Why the Virtual Reality Vision of the 90s Failed

Welcome to Reading List, a collection of cool tech and science reads from around the web.


You'll find nothing about football and/or football commercials here. Think of it as a safe haven from all the Grid Iron madness, so take some time and enjoy amazing long form and analysis from our friends at Motherboard, The Atlantic, Medium, and Kill Screen. You'll be glad you did...unless you really like Katy Perry, then maybe not.

Hipster Runoff was a music blog that captivated audiences and critics since its inception in 2007. Until recently, the creative powerhouse behind Hipster Runoff remained a complete secret, but after selling off the blog, the author bares all to Motherboard (via Gchat) as the story takes a closer look at what made Hipster Runoff such a memorable corner of the internet. [Motherboard]

A daughter deals with the death of her "old school techie" father and how it can be difficult to execute a will in the digital age. The writer narrates as she travels through a labyrinth of old online accounts, broken laptops, and automated fire alarm systems in order to digitally lay her father to rest. [Medium]

Carl Sagan once said that you have to know the past to understand the present. In technology, that may seem impossible—things are usually following the steady march of progress after all—but the modern day battle for Net Neutrality isn't the first of its kind. In fact, it has a lot in common with the 1940s and radio freedom. [The Atlantic]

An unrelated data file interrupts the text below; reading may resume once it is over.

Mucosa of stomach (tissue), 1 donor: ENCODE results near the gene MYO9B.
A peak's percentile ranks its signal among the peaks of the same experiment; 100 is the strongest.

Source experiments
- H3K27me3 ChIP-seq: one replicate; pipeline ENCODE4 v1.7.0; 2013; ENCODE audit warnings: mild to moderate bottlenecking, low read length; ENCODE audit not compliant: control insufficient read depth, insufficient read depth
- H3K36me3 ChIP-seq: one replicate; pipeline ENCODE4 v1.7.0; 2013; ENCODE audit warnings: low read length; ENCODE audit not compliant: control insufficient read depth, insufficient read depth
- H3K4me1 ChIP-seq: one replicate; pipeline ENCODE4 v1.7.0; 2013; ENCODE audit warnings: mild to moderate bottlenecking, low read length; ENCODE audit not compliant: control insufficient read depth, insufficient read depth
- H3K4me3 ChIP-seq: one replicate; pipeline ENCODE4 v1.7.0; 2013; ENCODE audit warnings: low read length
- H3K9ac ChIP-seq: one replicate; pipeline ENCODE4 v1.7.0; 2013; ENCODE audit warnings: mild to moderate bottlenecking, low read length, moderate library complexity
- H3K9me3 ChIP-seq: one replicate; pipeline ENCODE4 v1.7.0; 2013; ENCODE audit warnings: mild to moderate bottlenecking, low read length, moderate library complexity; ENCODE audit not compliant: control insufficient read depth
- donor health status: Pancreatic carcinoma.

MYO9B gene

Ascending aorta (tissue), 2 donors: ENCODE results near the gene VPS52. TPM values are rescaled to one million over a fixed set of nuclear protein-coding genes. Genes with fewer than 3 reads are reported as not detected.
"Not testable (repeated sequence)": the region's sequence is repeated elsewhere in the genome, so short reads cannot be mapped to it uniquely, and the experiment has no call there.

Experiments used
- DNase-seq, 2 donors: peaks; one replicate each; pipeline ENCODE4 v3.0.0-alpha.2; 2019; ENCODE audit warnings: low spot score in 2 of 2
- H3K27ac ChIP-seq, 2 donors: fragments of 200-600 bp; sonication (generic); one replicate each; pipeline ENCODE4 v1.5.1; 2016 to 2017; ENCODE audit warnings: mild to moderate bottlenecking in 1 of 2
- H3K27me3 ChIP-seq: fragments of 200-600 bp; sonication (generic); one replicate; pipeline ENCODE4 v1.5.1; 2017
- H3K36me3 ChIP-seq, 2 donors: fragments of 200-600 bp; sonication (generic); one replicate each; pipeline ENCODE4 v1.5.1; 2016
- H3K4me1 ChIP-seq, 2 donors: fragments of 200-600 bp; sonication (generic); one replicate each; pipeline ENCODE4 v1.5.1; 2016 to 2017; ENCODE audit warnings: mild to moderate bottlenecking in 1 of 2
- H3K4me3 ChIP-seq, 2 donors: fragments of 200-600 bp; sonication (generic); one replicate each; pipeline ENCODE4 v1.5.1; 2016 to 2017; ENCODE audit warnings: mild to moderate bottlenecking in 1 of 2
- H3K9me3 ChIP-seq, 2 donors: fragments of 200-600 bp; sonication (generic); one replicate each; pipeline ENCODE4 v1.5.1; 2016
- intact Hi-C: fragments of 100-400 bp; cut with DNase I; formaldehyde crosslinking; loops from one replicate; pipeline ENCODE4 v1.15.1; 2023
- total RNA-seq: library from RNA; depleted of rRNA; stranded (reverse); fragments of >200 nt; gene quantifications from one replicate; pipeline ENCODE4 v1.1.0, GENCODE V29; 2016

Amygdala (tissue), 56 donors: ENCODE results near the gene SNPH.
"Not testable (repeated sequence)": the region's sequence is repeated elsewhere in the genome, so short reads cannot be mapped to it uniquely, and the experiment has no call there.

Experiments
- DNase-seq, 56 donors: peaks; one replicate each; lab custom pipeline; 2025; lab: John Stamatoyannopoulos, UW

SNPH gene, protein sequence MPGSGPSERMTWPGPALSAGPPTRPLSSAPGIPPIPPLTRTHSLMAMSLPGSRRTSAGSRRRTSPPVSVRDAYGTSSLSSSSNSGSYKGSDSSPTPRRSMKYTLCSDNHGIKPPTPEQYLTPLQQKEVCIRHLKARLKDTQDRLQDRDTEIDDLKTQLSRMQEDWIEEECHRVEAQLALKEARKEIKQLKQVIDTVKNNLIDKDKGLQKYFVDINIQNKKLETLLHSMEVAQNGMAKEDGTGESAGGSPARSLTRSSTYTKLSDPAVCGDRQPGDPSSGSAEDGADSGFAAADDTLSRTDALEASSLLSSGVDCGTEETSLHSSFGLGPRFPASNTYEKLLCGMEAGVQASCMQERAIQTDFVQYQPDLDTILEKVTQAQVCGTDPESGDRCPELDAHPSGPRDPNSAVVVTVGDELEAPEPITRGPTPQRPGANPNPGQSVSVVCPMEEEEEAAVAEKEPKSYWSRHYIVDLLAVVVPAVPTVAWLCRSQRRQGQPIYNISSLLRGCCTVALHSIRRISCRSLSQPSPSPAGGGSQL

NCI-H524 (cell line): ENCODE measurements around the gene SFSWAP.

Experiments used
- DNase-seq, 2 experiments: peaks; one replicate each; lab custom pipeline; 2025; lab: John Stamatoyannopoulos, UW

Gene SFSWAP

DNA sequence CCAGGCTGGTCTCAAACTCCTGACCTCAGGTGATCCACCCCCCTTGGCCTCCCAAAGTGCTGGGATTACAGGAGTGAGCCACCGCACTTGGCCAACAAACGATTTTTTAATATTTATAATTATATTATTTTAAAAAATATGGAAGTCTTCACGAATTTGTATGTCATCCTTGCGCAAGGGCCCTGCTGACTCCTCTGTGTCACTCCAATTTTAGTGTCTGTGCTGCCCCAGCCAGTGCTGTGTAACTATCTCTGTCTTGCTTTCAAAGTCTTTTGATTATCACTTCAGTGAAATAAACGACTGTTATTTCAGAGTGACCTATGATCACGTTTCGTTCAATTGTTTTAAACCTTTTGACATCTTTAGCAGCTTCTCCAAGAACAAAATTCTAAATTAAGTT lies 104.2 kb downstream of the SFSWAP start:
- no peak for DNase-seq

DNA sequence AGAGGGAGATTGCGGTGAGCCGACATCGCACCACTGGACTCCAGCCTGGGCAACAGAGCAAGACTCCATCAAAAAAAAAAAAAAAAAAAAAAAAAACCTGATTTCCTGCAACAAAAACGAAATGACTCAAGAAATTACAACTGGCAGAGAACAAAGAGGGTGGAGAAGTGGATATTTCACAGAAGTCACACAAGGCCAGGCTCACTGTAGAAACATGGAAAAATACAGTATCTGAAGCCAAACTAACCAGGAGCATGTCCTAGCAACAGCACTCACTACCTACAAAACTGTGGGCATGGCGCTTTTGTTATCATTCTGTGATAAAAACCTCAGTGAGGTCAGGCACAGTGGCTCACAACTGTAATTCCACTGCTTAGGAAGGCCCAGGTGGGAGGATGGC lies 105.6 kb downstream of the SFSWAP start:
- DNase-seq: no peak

Virtual reality is everywhere, and if the explosion of VR films and games is an indicator, it's here to stay, but it's not the first time VR has tried to enter the mainstream. Kill Screen looks into virtual reality's short-lived life in the 90s and where the tech went wrong. [Kill Screen]

GIF from ABC Primetime Report (1991)




I find it annoying that so many arguments for the inevitable second failure of VR involve "how ridiculous you look wearing <blank>." Does anyone really have time to feel self-conscious about having an Oculus Rift strapped to their head when they have an Oculus Rift strapped to their head? Meanwhile, anyone in the vicinity who might be thinking "that guy looks ridiculous" is likely just impatiently waiting for his or her turn. The whole point of this technology is that it is dissociative. With effective VR (and I've experienced it, being lucky enough to currently own a Rift) you very quickly lose your interest in and perception of your actual surroundings — it doesn't even occur to you to be embarrassed that you're wearing the equipment.